My second-biggest problem with the film was the geography of the Tron world: where the hell is everything in relation to one another? Are the Games taking place in the Grid’s main city? How big is that arena, anyway? Where is the Portal in relation to Flynn’s little cottage-in-the-mountainside (which looks suspiciously like Dave Bowman’s final resting place from 2001: A Space Odyssey)? Seemed like it took a really long time to get there. How big is this place? Why is there water in it? We never get a firm grasp of where things are in relation to one another or why they’re there, and this just adds to the confusion that you’re already feeling about all that garbled exposition.
But my biggest problem with Tron: Legacy was the logic. This is the kinda film where a character might be introduced as all-powerful, all-knowing, and able to bend the world around him to his very will…but where the character almost never does so. This is also the kind of film where major plot points– like the whole thing with the ISO’s– will be introduced as incredibly important…but where we’ll never be told why they’re so important, or how. It’s just not big on little things like logic and reason, so there will almost certainly be moments where you, sitting in the audience, will think, “Wait, what now? How does that make any sense?”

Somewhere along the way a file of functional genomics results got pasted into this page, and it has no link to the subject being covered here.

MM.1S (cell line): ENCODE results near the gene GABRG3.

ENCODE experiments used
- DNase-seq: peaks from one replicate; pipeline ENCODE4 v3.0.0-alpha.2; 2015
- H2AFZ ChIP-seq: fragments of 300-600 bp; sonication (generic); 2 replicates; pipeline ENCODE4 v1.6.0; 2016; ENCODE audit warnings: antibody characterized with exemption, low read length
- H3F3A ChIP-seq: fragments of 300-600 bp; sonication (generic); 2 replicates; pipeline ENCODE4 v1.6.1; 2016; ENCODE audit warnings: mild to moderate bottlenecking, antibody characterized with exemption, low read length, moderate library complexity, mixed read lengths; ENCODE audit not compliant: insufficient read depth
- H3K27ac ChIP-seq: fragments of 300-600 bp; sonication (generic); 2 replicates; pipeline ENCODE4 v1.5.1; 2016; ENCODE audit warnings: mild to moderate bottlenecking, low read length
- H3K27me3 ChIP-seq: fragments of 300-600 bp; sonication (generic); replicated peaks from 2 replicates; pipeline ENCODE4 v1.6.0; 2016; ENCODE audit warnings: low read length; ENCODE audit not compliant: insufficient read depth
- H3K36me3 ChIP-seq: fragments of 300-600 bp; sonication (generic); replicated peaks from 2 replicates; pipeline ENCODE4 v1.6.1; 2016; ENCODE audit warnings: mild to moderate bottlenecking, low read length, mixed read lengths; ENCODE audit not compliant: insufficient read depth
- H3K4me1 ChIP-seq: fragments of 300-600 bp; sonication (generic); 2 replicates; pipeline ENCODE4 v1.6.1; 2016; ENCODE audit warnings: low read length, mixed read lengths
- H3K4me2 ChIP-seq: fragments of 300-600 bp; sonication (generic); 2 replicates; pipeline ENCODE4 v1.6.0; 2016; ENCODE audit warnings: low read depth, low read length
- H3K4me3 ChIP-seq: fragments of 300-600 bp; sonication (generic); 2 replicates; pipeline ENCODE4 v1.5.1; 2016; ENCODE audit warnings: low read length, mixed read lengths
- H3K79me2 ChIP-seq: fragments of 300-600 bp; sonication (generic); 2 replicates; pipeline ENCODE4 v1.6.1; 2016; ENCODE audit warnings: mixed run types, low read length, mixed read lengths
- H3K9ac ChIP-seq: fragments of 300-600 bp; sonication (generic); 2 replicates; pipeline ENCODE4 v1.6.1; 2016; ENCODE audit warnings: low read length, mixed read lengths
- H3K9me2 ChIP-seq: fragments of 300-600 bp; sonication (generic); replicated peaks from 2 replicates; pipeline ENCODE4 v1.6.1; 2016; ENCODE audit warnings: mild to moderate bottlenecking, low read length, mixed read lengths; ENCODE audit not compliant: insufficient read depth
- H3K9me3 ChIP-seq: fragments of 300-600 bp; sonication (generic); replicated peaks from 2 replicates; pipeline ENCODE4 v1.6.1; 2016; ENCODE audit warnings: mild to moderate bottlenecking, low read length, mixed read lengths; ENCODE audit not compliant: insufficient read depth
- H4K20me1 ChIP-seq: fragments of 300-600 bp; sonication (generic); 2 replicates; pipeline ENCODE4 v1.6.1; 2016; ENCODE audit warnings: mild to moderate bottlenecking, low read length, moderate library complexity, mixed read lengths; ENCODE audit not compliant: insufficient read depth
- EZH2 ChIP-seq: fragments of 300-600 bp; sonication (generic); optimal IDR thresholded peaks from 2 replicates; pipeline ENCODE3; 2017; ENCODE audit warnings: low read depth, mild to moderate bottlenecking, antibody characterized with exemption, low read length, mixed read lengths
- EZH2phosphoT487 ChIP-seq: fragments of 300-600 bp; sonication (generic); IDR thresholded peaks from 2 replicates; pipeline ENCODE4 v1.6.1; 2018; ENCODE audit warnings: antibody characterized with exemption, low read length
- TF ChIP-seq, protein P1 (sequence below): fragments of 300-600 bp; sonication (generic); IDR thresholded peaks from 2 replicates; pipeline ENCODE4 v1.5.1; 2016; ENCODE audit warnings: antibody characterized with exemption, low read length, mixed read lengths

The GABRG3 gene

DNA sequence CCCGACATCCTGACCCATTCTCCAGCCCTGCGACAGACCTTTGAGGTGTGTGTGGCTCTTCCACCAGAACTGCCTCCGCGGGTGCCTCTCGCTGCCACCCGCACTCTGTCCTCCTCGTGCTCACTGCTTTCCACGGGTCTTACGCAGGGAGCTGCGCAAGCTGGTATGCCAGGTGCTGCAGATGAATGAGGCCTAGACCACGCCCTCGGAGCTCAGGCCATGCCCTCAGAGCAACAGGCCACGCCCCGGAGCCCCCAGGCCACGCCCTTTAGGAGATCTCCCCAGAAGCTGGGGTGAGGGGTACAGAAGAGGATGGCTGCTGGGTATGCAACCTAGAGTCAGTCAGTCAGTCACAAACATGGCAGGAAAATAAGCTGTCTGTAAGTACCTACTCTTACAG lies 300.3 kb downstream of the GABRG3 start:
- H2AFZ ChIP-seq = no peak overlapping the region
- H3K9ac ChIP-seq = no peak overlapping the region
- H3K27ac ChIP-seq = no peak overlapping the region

You will not be told how “that” makes any sense. They’re saving that for the rest of the trilogy, apparently.
Look, I’ve just spent a whole bunch of paragraphs ranting and raving about how crappy Tron: Legacy‘s script is– and it is– but it’s also a decently fun movie to watch, and the special effects are marginally interesting. I don’t feel like the film needed to be in 3D (I would’ve traded every 3D effect for a brighter, 2D version of Tron: Legacy in a heartbeat), and I don’t think that it’s worth paying full price for (and certainly not worth owning once it hits Blu-ray…unless you’re looking for a “demo disc” to show off your system), but it’s reasonably entertaining in a brainless, illogical, pretty way. You won’t be compelled to spend a moment thinking about it once you leave the theater, but you might find yourself vaguely entertained while it’s happening in front of you.
My grade? C-.